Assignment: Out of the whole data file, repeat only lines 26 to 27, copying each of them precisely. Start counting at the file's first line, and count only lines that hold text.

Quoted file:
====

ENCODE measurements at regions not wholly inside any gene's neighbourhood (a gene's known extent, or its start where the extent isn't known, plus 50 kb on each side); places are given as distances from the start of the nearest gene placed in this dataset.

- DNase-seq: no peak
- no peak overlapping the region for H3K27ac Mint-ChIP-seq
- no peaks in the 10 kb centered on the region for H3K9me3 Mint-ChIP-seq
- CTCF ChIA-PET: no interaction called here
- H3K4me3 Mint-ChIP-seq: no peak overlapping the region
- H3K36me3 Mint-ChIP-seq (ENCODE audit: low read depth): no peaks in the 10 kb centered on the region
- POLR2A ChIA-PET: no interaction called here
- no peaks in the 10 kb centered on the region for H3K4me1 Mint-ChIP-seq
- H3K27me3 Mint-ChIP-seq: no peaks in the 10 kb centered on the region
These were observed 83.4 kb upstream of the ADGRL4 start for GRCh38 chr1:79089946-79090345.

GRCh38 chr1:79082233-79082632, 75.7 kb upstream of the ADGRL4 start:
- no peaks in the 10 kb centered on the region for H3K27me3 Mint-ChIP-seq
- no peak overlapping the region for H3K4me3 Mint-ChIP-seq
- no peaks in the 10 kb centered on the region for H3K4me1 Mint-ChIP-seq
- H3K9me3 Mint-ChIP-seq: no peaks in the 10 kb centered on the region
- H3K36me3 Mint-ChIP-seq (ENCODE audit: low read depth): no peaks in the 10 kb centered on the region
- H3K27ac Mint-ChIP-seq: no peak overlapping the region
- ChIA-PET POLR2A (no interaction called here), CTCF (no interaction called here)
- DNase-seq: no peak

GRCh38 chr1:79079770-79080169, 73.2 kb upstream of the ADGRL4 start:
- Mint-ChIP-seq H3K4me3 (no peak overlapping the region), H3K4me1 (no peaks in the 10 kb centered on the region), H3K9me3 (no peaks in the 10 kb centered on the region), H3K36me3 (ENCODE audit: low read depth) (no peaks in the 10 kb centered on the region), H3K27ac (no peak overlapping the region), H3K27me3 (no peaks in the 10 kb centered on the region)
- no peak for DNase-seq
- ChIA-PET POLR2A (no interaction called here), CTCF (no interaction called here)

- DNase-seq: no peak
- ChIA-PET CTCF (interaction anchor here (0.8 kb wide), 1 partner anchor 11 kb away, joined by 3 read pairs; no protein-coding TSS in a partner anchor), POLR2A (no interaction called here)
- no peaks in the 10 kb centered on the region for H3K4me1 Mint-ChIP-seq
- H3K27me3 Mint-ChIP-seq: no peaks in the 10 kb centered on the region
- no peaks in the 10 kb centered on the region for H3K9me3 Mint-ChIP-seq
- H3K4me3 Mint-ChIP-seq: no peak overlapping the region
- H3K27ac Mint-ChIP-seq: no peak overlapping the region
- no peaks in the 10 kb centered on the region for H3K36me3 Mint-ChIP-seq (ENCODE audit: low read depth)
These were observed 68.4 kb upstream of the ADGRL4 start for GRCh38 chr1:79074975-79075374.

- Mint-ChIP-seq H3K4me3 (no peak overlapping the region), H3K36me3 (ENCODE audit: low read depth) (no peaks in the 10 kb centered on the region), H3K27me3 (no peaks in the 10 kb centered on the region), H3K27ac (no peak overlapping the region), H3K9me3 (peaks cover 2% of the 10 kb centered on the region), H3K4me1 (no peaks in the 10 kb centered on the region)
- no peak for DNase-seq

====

- ChIA-PET CTCF (interaction anchor here (0.8 kb wide), 1 partner anchor 11 kb away, joined by 3 read pairs; no protein-coding TSS in a partner anchor), POLR2A (no interaction called here)
- no peaks in the 10 kb centered on the region for H3K4me1 Mint-ChIP-seq